Within the Gothic Revival, architects, most notably A. W. N. Pugin and G. E. Street, had promoted embroidery with the vigorous conviction that it was a vital and serious practice. Many of the finest vestments and other embroidery of the Gothic Revival were architect-designed, but it is often forgotten how often the makers' art was valued.... By the 1890s, with the impact of art-school training, embroidery, especially at the Glasgow School of Art, became an experimental, innovative craft. — Lynne Walker (126).

[Thomas] Wardle's wife, Elizabeth, also is worth attention. A lot of women worked in the [textile] industry, but a more genteel pursuit was embroidery, particularly in making tapestries and banners for churches.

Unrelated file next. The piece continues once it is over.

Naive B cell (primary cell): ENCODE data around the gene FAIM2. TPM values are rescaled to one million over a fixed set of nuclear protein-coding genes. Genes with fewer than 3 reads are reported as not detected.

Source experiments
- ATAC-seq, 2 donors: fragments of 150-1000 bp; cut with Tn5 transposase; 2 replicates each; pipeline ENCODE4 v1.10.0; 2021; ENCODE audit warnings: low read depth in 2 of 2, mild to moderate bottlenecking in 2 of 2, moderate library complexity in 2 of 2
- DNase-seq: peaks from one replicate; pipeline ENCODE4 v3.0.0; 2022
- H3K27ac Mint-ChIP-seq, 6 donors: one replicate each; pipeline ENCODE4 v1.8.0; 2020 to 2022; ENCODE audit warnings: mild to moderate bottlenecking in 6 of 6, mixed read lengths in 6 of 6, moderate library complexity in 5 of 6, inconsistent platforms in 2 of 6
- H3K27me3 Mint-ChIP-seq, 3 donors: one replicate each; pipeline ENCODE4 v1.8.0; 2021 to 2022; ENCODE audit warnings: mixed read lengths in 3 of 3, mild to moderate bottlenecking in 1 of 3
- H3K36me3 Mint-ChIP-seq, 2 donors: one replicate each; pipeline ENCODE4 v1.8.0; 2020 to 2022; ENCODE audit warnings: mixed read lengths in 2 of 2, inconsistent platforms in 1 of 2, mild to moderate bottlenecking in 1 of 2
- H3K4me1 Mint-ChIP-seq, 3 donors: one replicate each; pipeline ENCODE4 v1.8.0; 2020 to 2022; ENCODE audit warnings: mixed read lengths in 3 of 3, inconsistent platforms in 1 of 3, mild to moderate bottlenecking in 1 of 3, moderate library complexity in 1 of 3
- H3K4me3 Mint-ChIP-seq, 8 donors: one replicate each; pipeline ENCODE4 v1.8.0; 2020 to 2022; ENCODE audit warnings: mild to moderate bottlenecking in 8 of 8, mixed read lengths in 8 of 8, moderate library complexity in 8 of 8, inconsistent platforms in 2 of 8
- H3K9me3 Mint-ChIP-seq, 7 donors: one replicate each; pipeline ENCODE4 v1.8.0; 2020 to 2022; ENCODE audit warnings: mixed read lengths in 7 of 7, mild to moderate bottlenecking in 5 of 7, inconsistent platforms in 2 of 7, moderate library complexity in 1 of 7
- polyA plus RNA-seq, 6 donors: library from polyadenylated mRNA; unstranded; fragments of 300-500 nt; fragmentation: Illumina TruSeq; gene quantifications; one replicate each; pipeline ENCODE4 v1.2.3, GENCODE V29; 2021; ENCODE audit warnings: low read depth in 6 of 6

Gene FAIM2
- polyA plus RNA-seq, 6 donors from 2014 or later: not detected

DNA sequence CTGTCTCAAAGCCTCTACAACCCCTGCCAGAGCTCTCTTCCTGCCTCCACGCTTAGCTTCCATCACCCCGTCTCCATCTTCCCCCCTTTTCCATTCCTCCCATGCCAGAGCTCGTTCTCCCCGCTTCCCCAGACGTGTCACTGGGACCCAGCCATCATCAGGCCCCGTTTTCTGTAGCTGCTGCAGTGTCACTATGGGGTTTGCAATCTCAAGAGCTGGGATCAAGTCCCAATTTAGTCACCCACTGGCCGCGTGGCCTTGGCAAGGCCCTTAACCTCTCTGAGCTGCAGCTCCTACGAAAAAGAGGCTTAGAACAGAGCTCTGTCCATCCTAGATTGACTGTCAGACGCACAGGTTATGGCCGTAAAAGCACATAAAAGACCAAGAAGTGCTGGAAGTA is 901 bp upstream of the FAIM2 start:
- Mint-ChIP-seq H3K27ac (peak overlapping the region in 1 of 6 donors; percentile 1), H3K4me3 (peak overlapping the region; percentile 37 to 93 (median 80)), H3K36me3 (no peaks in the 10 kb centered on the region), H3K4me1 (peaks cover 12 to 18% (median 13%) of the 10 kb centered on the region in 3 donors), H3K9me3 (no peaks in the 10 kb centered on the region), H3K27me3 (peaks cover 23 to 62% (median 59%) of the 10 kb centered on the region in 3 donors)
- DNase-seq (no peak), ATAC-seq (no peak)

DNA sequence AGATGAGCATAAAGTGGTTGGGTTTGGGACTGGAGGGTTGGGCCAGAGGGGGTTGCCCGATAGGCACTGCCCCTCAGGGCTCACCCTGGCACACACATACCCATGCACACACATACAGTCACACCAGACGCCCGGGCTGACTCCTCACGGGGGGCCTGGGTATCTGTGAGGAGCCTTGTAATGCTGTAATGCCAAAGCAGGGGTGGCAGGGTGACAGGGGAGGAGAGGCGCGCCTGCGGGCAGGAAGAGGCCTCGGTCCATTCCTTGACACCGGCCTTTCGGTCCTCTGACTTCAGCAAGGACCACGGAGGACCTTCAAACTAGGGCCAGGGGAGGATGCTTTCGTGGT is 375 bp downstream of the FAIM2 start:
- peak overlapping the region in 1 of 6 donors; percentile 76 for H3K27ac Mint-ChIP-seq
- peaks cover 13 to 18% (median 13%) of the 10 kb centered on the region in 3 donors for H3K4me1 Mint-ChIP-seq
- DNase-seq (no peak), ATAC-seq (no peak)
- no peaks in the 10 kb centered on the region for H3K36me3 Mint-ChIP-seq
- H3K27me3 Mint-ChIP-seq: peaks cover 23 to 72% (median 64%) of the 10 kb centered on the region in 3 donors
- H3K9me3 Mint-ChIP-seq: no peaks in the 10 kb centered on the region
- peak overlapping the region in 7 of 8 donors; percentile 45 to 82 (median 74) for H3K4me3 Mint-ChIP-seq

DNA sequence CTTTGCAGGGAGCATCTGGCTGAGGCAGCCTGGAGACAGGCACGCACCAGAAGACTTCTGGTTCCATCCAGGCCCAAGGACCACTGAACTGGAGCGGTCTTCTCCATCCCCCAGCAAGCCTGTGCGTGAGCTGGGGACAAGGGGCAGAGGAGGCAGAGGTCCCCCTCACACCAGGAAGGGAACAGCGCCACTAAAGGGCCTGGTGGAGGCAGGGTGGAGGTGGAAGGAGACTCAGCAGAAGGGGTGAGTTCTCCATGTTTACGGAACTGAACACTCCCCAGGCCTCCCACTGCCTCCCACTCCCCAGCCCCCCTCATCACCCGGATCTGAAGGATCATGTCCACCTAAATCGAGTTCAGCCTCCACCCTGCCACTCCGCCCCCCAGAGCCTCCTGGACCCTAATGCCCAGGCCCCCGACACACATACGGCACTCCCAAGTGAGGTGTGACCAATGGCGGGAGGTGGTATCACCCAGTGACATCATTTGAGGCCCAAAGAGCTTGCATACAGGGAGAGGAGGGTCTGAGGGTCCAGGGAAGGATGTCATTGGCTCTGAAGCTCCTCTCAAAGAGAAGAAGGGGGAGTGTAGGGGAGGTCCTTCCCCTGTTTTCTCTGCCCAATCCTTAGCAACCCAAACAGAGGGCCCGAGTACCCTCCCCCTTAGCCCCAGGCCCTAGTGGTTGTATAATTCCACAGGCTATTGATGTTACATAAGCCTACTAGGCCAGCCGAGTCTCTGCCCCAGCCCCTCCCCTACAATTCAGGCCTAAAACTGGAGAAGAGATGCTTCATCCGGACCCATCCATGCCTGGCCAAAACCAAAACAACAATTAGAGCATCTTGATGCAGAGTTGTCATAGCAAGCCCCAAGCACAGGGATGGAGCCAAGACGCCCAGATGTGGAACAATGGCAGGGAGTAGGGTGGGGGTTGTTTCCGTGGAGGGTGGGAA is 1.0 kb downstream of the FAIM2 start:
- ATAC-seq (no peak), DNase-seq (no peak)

Sometime around 1879, Thomas and his wife Elizabeth set up the Leek Embroidery School. — "Thomas Wardle"

Church-Related Embroidery

Secular Embroidery

Sources

Crane, Walter. “Needlework as a Mode of Artistic Expression. Complete text. The International Studio 22 (1898): 144-48, 197-202. Transcribed from the Hathi Trust Digital Library online version of a copy in the library of University of Chicago. 22 January 2018.

"Elizabeth Leeke Wardle." Geni. Web. 26 January 2016.

"St Edward's Church, Leek." Staffordshire Past Track (Staffordshire County Council). Web. 26 January 2016.

"Thomas Wardle." Stoke & Staffordshire Local History (BBC archives). 6 January 2016.

Walker, Lynne. "Women and Church Art." In Churches 1870-1919. Studies in Victorian Architecture & Design (The Victorian Society). 3 (2011): 121-43.

Walton, Cathryn. Hidden Lives: Leek's Extraordinary Embroiderers. Leek: Churnet Valley Books, 2014.


Last modified 21 January 2018